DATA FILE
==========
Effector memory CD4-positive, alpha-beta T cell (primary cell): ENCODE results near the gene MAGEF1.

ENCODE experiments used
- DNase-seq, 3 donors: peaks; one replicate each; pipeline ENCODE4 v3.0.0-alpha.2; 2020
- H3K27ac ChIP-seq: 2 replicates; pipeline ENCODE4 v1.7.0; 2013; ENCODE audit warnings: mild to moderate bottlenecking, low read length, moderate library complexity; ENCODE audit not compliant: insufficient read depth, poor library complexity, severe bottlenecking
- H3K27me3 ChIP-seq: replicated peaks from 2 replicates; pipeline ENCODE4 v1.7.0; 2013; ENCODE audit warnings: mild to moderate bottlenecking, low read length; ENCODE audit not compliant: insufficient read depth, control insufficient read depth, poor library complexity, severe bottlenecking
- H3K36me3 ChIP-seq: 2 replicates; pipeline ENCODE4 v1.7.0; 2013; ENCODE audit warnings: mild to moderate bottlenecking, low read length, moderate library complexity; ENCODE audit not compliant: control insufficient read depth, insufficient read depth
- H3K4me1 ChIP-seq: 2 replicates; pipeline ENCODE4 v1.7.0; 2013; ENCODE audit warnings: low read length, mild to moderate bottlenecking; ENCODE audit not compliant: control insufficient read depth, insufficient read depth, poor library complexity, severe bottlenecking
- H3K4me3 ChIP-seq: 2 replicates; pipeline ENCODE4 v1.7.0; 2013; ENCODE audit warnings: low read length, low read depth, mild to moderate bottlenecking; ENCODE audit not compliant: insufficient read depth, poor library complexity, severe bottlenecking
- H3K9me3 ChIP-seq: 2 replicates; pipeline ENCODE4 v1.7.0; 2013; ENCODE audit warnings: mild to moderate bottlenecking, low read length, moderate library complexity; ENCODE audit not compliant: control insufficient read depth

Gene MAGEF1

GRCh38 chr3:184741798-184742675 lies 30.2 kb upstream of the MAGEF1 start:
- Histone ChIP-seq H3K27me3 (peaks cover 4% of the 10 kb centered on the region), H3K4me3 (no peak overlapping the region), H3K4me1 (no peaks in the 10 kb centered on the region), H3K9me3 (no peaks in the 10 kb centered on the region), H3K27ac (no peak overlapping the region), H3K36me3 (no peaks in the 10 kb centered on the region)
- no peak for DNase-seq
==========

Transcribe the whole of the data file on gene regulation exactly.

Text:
Effector memory CD4-positive, alpha-beta T cell (primary cell): ENCODE results near the gene MAGEF1.

ENCODE experiments used
- DNase-seq, 3 donors: peaks; one replicate each; pipeline ENCODE4 v3.0.0-alpha.2; 2020
- H3K27ac ChIP-seq: 2 replicates; pipeline ENCODE4 v1.7.0; 2013; ENCODE audit warnings: mild to moderate bottlenecking, low read length, moderate library complexity; ENCODE audit not compliant: insufficient read depth, poor library complexity, severe bottlenecking
- H3K27me3 ChIP-seq: replicated peaks from 2 replicates; pipeline ENCODE4 v1.7.0; 2013; ENCODE audit warnings: mild to moderate bottlenecking, low read length; ENCODE audit not compliant: insufficient read depth, control insufficient read depth, poor library complexity, severe bottlenecking
- H3K36me3 ChIP-seq: 2 replicates; pipeline ENCODE4 v1.7.0; 2013; ENCODE audit warnings: mild to moderate bottlenecking, low read length, moderate library complexity; ENCODE audit not compliant: control insufficient read depth, insufficient read depth
- H3K4me1 ChIP-seq: 2 replicates; pipeline ENCODE4 v1.7.0; 2013; ENCODE audit warnings: low read length, mild to moderate bottlenecking; ENCODE audit not compliant: control insufficient read depth, insufficient read depth, poor library complexity, severe bottlenecking
- H3K4me3 ChIP-seq: 2 replicates; pipeline ENCODE4 v1.7.0; 2013; ENCODE audit warnings: low read length, low read depth, mild to moderate bottlenecking; ENCODE audit not compliant: insufficient read depth, poor library complexity, severe bottlenecking
- H3K9me3 ChIP-seq: 2 replicates; pipeline ENCODE4 v1.7.0; 2013; ENCODE audit warnings: mild to moderate bottlenecking, low read length, moderate library complexity; ENCODE audit not compliant: control insufficient read depth

Gene MAGEF1

GRCh38 chr3:184741798-184742675 lies 30.2 kb upstream of the MAGEF1 start:
- Histone ChIP-seq H3K27me3 (peaks cover 4% of the 10 kb centered on the region), H3K4me3 (no peak overlapping the region), H3K4me1 (no peaks in the 10 kb centered on the region), H3K9me3 (no peaks in the 10 kb centered on the region), H3K27ac (no peak overlapping the region), H3K36me3 (no peaks in the 10 kb centered on the region)
- no peak for DNase-seq